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The University of Southampton
Southampton Marine and Maritime Institute

Dolphins, Octopuses, Seagulls and Clams: The life of the SMMI Barrelman Seminar

Time:
12:00 - 13:00
Date:
4 February 2016
Venue:
University of Southampton, Boldrewood Innovation Campus, Building 176, Room 2013

For more information regarding this seminar, please telephone Dr Yeping Xiong on +44 (0)23 80596619 or email Y.Xiong@soton.ac.uk .

Event details

Like it or not it’s a fact of modern higher education (research and teaching) that links with business are becoming paramount. This is particularly true at the moment. Our reliance on capitalism as the organising principle for our society, coupled with the global economic downturn, puts increasing emphasis on the value of research and teaching outputs as a mechanism for enhancing economic growth. Drawn from experiences over the past two decades and focusing more recently on the perspective of the Southampton Marine and Maritime Institute (SMMI), this talk explores in a practical way the links between academia and industry. For those unfamiliar with SMMI’s structure and function the talk will outline the Institute’s purpose and highlight its operating principles: think ‘dating agency’ are you’re not too far from the mark. The talk explores the different ‘species’ that exist in the world between academia and industry, and offers a personal perspective on the future of research funding in a world dominated by the need for efficiency, austerity and economic growth based on knowledge. Taking great care not to provide too many direct answers, the talk poses the question ‘where might FSI be in 2025’ and wonders to what extent the future remains in our own hands.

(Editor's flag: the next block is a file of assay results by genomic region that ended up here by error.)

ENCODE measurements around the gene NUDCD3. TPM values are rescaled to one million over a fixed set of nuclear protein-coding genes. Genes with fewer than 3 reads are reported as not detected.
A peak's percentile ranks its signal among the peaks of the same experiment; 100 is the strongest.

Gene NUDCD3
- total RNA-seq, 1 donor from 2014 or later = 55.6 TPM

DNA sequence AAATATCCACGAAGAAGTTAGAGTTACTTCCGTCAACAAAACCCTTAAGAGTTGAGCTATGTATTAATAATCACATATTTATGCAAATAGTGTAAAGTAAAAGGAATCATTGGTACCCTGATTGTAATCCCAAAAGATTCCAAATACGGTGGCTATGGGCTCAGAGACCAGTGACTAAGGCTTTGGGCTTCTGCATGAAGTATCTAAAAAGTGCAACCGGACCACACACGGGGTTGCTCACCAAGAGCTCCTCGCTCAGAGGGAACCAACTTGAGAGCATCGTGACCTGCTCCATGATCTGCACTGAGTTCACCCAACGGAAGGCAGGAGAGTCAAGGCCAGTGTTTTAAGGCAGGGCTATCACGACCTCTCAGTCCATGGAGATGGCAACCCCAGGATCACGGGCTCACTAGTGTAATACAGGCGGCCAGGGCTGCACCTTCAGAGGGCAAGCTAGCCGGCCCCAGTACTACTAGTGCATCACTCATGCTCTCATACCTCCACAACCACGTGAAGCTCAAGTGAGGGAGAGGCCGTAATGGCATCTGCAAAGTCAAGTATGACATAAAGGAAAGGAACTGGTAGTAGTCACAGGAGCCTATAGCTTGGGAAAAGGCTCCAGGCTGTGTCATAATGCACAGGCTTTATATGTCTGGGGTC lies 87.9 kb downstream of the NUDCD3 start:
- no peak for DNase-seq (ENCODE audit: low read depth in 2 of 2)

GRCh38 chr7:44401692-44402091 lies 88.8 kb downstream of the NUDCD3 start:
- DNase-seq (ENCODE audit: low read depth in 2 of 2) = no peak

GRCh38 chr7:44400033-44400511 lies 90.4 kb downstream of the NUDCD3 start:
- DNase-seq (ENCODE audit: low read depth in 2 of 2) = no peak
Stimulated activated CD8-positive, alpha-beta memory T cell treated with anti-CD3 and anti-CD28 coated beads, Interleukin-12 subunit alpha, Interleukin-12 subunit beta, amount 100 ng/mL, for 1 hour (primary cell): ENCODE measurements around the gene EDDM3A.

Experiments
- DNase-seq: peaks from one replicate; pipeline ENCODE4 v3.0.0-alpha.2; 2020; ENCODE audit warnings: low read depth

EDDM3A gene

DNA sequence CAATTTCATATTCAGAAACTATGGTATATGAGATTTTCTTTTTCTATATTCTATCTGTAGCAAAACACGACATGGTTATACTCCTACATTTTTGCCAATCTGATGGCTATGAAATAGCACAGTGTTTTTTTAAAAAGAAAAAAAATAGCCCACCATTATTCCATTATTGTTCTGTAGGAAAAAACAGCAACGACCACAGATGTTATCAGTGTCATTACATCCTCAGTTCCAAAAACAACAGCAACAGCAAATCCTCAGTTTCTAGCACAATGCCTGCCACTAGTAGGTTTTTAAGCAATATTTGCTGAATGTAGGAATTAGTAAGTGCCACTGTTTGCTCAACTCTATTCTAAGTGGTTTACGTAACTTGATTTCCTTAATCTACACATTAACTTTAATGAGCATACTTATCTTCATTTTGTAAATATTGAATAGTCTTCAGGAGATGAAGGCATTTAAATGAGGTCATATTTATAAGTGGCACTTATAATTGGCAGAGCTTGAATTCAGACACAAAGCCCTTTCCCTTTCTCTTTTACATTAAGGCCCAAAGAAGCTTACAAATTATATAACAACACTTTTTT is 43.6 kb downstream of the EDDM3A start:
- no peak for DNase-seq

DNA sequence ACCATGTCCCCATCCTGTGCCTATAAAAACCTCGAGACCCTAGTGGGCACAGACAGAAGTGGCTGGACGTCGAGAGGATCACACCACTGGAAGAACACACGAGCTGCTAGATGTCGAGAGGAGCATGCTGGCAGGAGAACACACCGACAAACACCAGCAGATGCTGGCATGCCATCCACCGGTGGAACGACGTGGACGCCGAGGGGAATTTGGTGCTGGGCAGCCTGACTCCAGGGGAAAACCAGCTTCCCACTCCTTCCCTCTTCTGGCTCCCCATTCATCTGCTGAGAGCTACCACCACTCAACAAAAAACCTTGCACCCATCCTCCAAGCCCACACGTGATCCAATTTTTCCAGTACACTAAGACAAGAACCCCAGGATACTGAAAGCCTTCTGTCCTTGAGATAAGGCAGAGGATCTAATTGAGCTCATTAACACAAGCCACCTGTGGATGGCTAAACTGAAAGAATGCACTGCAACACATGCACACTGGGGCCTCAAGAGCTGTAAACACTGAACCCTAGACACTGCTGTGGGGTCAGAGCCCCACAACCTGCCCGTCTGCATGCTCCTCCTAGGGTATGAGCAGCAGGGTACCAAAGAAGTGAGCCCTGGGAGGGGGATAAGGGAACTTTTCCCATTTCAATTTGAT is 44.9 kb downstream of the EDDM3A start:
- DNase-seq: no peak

Speaker information

Dr Simon Gerrard,has over 10 years’ experience as an academic, albeit quite some time ago now, and nearly 20 years’ experience working in the area between academia and industry. He arrived at Southampton University in March 2014 as the Industry Liaison Manager in the Southampton Marine and Maritime Institute (SMMI). Two key roles of this post are to diversify the University’s research funding and enhance its global distinctiveness in marine and maritime activity. The principle method of achieving these aims is by stimulating greater levels of multi- and inter-disciplinary research between academics, researchers, business, government and other organisations. Prior to this post (1988-1999) Simon was a member of faculty in the School of Environmental Sciences at the University of East Anglia, Norwich. His research focused on environmental risk management. Formerly an advisor to the World Health Organisation on Risk Communication, Simon established the European Risk Communication Network – a place where academics and practitioners could meet to discuss risk communication. Similarly, Simon ran the East Anglian Business Environment Club, another academic/industry network. In 1999 he became the School’s first Business Innovation Manager responsible for creating an outreach and commercialisation platform. In 2002 he established the Community Carbon Reduction (CRed) programme, the first of its kind in the UK. Through a few more steps, this led to the creation of a university spin-out carbon management consultancy which, amongst other things, operated a range of low carbon technology investment funds.

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